Politicians turn to crowdfunding for campaign cash
Originally published in the Vancouver Sun
Forget the rubber-chicken lunches and campaign cheques. A Coquitlam politician has turned to the crowdfunding site Indiegogo to raise campaign funds for the upcoming Coquitlam council byelection.
But while Coquitlam candidate Bonita Zarrillo reached her funding goal in a few weeks, she was seeking only a modest $3,000, making her campaign a small one in an arena where tens and even hundreds of thousands of dollars can be raised in a matter of hours.
For Zarrillo, though, it was more than just the dollars: She sees crowdsourcing campaign funds as a way of creating community and reaching young people. “It’s a good way to get young people involved and potentially to the polls,” said Zarrillo. “It’s an easy way to get your campaign message across. I’m also doing fundraising in more traditional ways, reaching out to key stakeholders in my community. This was another vehicle to raise funds.”
So far 40 backers have contributed $3,315 since she launched the campaign at the end of August. It remains open until Oct. 25, the day before the Coquitlam byelection to replace councillors Linda Reimer and Selina Robinson, who won seats in last May’s provincial election.
Zarrillo said crowdfunding allowed her to reach friends and family both locally and around the world and she found that friends of friends also contributed.
“I believe it will grow in popularity,” she said of crowdfunding for political campaigns. “The whole idea is to create a connection, where somebody feels connected.”
It’s a trend that has taken hold in the United States; but while crowdfunding has been used in Canada by public interest and advocacy groups to raise money and awareness around issues, politicians haven’t been as quick to follow suit.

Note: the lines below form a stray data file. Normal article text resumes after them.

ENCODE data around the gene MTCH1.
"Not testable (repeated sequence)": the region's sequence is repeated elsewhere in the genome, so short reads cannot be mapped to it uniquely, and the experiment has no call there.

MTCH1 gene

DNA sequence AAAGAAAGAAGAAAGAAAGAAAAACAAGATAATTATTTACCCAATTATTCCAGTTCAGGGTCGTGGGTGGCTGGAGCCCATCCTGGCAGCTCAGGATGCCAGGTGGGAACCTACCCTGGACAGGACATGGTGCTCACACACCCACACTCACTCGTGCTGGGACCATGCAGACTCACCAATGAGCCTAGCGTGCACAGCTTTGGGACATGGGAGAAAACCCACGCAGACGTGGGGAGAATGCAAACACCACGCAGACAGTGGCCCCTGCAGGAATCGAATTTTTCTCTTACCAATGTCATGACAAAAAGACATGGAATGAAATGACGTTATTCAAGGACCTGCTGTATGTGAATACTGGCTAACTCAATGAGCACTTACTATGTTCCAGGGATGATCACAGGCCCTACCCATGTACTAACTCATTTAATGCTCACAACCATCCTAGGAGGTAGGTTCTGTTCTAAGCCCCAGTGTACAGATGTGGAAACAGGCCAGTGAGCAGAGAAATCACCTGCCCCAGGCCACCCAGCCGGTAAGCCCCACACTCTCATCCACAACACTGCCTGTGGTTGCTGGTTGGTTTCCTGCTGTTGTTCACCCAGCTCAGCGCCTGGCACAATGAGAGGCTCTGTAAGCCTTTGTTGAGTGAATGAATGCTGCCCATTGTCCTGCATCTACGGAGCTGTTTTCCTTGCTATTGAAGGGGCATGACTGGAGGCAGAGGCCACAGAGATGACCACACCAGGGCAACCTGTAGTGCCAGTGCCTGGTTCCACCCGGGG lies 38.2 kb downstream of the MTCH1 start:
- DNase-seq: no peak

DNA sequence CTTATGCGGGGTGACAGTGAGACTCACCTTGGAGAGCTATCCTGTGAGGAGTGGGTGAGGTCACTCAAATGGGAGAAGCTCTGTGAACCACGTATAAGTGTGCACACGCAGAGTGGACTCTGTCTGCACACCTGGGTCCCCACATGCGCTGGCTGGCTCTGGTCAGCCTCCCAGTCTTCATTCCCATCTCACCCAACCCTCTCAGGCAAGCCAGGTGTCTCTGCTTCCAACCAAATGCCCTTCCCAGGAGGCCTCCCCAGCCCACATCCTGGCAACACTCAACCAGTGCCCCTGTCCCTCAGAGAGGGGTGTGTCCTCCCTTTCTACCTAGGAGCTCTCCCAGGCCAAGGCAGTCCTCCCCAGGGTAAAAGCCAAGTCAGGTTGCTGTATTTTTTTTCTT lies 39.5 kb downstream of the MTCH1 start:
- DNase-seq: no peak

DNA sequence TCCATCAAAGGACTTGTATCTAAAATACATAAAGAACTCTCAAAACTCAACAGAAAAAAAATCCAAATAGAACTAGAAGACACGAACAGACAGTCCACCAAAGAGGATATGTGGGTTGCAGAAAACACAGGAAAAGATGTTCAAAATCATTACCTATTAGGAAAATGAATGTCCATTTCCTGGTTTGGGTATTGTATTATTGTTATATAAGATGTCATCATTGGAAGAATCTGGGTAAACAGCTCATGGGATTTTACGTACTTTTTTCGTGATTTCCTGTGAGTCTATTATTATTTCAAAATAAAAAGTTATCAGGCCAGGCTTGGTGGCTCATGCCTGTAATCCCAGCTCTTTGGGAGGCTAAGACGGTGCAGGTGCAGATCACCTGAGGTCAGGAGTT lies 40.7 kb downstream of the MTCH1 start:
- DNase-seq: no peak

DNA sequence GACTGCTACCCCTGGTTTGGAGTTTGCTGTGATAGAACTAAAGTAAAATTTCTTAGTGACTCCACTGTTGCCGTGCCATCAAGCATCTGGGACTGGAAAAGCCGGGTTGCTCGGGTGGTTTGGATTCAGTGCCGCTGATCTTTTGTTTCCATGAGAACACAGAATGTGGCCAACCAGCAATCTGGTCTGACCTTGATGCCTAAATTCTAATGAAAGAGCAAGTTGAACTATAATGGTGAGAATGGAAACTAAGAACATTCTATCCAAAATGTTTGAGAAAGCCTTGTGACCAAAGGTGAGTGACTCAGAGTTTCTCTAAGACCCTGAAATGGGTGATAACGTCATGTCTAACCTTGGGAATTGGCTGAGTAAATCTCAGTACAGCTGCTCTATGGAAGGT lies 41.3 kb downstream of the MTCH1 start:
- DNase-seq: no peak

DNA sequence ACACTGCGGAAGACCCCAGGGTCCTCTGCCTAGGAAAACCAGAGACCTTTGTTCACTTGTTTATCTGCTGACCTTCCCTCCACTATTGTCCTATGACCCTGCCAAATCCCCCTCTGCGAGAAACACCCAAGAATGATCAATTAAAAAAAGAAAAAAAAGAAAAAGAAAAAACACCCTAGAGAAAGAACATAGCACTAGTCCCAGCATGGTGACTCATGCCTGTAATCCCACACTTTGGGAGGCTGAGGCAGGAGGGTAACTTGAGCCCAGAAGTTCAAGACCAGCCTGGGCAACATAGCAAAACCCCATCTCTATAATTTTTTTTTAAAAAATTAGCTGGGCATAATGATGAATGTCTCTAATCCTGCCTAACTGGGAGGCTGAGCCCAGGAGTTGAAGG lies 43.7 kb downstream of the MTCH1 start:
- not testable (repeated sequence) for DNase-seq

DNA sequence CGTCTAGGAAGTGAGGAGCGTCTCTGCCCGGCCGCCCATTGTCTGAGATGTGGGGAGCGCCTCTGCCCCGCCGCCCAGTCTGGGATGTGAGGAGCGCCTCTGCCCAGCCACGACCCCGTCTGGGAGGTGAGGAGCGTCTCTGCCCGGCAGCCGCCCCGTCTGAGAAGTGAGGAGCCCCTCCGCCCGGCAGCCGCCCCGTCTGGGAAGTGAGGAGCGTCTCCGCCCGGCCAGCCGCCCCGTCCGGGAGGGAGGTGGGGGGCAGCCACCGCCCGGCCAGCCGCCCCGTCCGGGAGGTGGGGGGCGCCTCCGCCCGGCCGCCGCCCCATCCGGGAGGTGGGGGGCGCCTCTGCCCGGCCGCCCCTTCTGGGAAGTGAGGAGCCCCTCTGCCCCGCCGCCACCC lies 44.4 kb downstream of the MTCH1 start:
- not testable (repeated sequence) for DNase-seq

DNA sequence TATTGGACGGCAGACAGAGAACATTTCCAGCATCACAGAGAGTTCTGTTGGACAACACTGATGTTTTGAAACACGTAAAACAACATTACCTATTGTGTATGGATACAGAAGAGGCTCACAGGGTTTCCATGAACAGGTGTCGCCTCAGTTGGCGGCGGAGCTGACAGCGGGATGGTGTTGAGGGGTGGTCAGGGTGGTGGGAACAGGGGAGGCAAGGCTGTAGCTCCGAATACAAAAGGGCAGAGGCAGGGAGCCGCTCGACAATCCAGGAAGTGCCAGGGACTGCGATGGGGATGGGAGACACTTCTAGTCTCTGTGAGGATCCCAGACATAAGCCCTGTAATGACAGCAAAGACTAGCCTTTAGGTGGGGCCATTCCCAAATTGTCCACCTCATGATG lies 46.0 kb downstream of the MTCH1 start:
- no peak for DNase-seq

In Edmonton, city council candidate Nita Jalkanen has launched an online campaign at fundrazr.com, a crowdfunding website created by Vancouver’s ConnectionPoint Systems.
Bret Conkin, ConnectionPoint’s vice-president of marketing, said he expects next year’s civic elections could see many more politicians turning to online crowdfunding. “The NPA (Non-Partisan Association) and Vision have both talked to us about using it for their next campaigns locally and a likely mayoral candidate is looking at it as well. I would absolutely anticipate this is something you are going to be seeing.”
Crowdfunding for politicians can also be a way of building grassroots support. Recently Oakland mayoral candidate Bryan Parker used a fundraising campaign on Crowdtilt.com to launch his candidacy, raising almost $60,000 US. In Australia, Cathy McGowan used online crowdfunding in her successful grassroots bid to oust Liberal MP Sophie Mirabella from what had been considered a safe Liberal seat.
Conkin said fundrazr.com has had hundreds of political campaigns that have each raised $200 or more, mostly in the U.S.
Just as with Zarrillo’s campaign, a major motive often isn’t just money, but marketing.
“Our political campaigns tend to be two, three, $6,000 but they’re getting that market validation piece,” said Conkin. “You are building a community and a following.
“The funding is one benefit, but there are others.”
Conkin said for politicians who are trying to figure out how to make social media work for them, crowdfunding can be a boost that has a much greater impact and reach than a simple Facebook page. While a politician can post content that is seen by followers, a crowdfunding campaign on FundRazr lets supporters share their comments and donations to multiple social media platforms.